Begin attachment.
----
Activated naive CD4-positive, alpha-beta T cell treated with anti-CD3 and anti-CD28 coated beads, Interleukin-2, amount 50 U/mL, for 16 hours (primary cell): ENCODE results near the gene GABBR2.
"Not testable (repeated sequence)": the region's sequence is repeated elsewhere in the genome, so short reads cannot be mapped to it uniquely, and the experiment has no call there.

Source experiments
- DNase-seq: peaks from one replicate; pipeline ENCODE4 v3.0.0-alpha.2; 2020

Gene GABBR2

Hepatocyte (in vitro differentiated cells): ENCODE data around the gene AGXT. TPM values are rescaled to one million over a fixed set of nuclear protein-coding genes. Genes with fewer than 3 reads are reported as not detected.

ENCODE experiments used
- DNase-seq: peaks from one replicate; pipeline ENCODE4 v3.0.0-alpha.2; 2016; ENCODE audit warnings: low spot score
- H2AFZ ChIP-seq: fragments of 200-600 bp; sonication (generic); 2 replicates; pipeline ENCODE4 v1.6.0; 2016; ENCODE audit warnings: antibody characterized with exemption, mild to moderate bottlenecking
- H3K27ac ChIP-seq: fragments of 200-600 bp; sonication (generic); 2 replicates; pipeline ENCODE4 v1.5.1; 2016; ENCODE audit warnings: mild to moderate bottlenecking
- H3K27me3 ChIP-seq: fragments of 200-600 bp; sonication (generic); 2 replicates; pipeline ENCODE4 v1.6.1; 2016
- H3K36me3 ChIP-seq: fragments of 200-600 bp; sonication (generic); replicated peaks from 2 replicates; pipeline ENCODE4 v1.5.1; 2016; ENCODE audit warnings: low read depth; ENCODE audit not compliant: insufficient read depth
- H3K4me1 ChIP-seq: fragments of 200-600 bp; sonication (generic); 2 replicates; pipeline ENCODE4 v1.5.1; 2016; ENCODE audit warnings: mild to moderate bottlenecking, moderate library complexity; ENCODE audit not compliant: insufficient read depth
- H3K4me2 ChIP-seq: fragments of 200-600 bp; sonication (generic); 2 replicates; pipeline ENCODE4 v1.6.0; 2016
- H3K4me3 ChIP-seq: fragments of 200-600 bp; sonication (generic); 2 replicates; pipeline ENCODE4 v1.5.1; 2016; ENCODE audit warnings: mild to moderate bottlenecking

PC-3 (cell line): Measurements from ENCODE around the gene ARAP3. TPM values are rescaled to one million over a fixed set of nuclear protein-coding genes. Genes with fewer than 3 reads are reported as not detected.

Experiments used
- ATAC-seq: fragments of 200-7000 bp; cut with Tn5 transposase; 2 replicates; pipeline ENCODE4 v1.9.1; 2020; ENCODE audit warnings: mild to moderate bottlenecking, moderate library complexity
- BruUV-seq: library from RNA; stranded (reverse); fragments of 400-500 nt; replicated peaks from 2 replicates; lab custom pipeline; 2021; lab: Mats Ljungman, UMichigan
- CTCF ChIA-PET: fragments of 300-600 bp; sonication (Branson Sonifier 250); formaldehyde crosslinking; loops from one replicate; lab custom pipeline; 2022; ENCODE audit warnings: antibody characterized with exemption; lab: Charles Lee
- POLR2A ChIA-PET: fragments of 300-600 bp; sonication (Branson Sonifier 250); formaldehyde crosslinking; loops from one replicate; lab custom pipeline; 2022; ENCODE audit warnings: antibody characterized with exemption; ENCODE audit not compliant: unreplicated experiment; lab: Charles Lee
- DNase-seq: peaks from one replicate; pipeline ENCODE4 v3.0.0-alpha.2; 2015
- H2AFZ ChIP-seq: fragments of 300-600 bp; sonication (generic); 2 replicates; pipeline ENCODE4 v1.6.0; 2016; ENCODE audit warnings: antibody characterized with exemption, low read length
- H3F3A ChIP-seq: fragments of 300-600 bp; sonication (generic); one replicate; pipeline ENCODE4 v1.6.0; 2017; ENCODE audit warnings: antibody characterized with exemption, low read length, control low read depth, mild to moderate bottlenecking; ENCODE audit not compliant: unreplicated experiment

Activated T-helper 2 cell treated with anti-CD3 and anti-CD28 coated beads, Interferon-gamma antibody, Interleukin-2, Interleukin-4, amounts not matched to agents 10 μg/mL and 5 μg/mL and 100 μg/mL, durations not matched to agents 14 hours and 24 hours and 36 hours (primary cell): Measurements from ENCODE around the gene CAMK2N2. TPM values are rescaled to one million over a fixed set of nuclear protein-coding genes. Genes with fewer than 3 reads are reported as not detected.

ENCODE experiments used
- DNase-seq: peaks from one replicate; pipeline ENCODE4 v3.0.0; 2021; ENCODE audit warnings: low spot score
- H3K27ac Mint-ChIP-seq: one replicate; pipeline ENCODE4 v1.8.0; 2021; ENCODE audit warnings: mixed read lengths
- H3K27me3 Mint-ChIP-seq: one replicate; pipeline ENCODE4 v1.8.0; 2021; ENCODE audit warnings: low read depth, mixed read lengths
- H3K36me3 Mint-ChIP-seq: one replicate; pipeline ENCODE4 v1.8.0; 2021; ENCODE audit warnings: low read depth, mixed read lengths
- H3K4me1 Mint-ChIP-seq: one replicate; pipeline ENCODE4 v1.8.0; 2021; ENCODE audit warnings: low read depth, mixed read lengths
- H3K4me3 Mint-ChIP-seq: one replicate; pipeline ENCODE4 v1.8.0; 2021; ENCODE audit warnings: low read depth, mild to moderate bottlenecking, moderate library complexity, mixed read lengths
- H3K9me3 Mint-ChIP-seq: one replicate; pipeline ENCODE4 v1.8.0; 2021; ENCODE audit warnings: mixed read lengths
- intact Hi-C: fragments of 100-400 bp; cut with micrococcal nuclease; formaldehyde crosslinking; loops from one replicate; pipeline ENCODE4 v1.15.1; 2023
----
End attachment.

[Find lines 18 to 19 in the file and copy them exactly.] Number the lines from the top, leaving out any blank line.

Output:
- ATAC-seq: fragments of 200-7000 bp; cut with Tn5 transposase; 2 replicates; pipeline ENCODE4 v1.9.1; 2020; ENCODE audit warnings: mild to moderate bottlenecking, moderate library complexity
- BruUV-seq: library from RNA; stranded (reverse); fragments of 400-500 nt; replicated peaks from 2 replicates; lab custom pipeline; 2021; lab: Mats Ljungman, UMichigan